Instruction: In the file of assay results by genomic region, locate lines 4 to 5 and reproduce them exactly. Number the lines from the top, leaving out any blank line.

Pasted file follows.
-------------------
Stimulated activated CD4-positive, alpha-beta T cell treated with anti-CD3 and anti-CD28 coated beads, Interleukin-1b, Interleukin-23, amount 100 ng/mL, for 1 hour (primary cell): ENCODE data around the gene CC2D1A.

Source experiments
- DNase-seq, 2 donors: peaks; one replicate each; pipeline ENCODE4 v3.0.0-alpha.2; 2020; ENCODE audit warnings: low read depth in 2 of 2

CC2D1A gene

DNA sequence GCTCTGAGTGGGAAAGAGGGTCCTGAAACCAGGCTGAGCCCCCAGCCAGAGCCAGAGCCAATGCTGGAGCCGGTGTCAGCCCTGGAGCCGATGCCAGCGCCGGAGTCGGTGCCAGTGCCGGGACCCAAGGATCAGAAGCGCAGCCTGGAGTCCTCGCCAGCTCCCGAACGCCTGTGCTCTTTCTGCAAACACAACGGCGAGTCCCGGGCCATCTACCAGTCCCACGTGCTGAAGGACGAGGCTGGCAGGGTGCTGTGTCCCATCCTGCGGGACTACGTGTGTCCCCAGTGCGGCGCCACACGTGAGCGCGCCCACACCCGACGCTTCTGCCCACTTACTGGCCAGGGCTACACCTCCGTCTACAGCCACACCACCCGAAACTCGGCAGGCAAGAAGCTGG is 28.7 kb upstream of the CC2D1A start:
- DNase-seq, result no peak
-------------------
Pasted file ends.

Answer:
CC2D1A gene

DNA sequence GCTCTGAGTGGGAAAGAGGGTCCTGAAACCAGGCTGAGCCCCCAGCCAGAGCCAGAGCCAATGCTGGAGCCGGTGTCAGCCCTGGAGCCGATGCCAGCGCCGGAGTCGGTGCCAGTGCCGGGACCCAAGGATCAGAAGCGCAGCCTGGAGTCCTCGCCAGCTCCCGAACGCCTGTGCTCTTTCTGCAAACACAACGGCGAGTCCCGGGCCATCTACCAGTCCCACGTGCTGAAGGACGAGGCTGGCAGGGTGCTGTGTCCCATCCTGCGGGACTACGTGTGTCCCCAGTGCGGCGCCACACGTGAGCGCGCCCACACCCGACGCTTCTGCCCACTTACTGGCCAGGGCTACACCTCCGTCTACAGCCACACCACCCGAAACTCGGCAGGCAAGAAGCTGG is 28.7 kb upstream of the CC2D1A start: